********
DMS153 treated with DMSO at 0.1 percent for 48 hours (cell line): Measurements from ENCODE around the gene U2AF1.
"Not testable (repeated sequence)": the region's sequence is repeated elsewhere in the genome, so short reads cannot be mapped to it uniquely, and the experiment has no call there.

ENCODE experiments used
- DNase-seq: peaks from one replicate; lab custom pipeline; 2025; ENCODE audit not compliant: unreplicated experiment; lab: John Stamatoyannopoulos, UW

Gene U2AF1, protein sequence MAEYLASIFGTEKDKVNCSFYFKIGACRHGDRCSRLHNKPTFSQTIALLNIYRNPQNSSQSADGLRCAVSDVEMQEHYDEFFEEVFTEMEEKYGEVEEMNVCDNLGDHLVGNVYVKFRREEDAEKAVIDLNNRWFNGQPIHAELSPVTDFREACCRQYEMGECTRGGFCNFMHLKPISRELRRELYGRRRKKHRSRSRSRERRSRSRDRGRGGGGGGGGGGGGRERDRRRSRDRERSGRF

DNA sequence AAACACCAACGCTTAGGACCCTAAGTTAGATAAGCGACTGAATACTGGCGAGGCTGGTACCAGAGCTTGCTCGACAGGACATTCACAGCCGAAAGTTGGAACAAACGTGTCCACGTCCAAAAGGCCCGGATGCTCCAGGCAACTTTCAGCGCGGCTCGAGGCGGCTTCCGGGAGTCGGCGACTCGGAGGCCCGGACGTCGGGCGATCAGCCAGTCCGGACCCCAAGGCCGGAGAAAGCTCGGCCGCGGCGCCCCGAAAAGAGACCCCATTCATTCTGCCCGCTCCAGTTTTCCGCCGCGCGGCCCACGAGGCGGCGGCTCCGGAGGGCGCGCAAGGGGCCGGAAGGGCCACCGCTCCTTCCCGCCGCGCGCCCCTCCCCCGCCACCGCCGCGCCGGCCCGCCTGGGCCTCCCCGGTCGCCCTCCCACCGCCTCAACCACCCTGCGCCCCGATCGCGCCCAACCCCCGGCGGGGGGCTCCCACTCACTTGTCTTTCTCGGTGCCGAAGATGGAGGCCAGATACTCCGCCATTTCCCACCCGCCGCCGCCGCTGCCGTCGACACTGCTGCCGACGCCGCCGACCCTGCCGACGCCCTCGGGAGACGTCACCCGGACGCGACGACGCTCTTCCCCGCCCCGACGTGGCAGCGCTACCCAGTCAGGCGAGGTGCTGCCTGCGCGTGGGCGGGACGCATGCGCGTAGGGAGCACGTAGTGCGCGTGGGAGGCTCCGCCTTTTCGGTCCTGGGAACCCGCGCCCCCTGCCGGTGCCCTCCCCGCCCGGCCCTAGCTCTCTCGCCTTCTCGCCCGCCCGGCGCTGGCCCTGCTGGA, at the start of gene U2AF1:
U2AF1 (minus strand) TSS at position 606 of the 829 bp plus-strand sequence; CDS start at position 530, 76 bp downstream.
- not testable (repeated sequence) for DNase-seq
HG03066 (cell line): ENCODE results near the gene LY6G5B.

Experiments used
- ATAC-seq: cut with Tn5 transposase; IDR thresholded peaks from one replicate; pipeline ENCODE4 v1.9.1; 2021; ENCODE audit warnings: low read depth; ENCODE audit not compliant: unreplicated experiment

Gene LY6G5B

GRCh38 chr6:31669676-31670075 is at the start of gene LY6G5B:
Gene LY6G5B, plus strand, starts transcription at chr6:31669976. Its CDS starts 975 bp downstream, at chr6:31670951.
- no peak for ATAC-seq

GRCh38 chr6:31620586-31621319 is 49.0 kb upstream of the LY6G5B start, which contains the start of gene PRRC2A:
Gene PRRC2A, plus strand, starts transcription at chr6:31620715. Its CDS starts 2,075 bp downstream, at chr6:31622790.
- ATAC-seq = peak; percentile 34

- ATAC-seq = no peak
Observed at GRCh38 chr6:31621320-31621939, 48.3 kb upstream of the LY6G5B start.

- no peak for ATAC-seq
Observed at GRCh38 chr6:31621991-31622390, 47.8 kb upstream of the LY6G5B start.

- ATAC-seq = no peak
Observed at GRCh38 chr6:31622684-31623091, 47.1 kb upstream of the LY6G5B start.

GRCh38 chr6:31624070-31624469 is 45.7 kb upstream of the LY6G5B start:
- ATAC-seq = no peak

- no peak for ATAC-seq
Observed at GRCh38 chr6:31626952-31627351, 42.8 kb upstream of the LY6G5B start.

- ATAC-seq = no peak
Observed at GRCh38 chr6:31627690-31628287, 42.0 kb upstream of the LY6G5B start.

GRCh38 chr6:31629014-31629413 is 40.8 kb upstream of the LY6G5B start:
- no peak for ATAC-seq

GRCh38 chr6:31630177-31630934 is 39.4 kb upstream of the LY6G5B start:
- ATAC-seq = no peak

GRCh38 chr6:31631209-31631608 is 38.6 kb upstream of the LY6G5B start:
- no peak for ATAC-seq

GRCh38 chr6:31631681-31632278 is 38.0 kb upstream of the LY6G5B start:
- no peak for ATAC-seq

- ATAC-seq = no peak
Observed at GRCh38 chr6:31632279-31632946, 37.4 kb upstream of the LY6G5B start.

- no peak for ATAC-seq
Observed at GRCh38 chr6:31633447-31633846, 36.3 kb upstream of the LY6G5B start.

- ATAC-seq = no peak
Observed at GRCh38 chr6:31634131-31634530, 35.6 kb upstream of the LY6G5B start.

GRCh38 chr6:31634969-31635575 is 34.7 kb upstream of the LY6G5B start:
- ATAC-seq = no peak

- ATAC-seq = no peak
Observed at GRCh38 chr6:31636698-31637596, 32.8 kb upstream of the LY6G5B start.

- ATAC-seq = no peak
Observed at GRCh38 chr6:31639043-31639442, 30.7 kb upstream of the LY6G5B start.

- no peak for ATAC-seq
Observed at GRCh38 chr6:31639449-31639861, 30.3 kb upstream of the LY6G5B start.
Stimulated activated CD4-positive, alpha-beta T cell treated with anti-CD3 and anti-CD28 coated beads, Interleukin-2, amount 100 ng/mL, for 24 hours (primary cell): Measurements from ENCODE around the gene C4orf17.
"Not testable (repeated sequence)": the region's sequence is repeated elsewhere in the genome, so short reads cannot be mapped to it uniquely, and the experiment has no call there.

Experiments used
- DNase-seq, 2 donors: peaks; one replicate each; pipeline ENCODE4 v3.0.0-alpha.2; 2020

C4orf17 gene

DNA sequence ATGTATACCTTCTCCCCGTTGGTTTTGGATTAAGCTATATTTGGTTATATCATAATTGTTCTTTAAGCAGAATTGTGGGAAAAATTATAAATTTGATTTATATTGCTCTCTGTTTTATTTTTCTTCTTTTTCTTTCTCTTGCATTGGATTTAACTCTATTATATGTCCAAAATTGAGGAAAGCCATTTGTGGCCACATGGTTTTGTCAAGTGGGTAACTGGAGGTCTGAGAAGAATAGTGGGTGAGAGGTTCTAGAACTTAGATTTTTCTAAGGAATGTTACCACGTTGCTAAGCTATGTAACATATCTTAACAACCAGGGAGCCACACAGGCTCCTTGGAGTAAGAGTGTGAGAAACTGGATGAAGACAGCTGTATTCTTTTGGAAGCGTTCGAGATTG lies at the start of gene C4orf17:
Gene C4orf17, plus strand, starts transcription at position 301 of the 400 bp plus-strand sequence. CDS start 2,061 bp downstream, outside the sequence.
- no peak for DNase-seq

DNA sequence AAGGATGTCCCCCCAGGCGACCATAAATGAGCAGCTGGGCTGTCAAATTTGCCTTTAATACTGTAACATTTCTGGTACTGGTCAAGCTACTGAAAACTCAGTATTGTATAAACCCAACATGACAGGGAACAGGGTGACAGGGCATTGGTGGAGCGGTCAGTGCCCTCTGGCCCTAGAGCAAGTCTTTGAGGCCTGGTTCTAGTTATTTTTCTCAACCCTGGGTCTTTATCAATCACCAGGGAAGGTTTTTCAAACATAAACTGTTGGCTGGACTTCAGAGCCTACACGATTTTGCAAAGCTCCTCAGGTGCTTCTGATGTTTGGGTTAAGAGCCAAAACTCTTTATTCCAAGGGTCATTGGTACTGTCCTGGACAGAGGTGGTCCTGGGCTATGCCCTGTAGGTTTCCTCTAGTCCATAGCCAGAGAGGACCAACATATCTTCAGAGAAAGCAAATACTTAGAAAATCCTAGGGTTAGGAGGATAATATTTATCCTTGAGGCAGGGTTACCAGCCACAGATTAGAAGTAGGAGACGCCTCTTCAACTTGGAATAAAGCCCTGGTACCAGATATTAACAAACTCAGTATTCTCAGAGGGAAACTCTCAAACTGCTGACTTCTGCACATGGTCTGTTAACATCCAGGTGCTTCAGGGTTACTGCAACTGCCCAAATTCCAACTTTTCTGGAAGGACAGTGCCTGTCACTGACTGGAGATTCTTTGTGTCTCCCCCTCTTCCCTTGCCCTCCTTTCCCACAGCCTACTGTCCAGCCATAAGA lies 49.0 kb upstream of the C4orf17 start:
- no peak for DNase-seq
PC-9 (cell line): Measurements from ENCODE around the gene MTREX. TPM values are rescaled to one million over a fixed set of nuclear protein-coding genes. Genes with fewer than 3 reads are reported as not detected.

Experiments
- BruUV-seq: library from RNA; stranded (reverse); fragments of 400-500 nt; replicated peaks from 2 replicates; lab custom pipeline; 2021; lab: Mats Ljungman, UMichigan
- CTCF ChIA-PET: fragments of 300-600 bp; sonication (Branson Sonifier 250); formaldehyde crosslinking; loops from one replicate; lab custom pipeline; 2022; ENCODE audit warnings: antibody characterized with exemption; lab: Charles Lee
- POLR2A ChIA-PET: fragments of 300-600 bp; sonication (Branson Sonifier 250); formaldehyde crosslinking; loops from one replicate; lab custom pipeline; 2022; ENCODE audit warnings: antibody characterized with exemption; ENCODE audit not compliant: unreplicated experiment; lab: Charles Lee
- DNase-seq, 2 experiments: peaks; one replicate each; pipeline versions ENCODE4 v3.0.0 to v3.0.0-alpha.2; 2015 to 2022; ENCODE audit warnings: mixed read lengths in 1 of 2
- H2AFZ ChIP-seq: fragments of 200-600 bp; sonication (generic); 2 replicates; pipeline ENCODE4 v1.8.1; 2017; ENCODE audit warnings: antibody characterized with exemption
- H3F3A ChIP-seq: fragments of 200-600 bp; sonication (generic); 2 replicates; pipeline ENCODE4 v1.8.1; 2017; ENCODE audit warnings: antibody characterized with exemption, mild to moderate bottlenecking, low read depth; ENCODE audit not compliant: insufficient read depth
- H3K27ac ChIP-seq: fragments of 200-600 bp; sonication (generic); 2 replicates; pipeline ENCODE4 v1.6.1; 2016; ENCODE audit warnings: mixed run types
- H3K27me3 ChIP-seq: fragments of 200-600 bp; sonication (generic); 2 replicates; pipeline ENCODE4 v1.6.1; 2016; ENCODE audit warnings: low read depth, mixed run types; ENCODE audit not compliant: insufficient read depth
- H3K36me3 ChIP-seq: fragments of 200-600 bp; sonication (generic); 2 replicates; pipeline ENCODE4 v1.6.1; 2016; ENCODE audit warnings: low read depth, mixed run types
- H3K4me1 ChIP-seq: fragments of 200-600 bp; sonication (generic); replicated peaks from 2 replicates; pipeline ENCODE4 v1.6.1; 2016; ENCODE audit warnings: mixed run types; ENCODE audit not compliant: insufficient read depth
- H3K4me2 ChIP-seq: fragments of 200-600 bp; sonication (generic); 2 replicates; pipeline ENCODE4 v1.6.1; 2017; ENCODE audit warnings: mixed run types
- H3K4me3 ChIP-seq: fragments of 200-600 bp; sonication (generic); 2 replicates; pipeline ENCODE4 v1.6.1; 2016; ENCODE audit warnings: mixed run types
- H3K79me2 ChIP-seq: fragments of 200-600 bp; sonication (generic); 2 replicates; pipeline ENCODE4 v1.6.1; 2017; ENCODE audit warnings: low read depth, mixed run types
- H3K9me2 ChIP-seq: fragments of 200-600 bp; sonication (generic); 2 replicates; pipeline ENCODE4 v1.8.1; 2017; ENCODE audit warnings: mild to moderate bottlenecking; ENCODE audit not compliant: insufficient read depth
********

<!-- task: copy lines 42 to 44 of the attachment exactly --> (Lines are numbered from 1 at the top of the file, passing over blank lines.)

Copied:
Observed at GRCh38 chr6:31633447-31633846, 36.3 kb upstream of the LY6G5B start.

- ATAC-seq = no peak
Observed at GRCh38 chr6:31634131-31634530, 35.6 kb upstream of the LY6G5B start.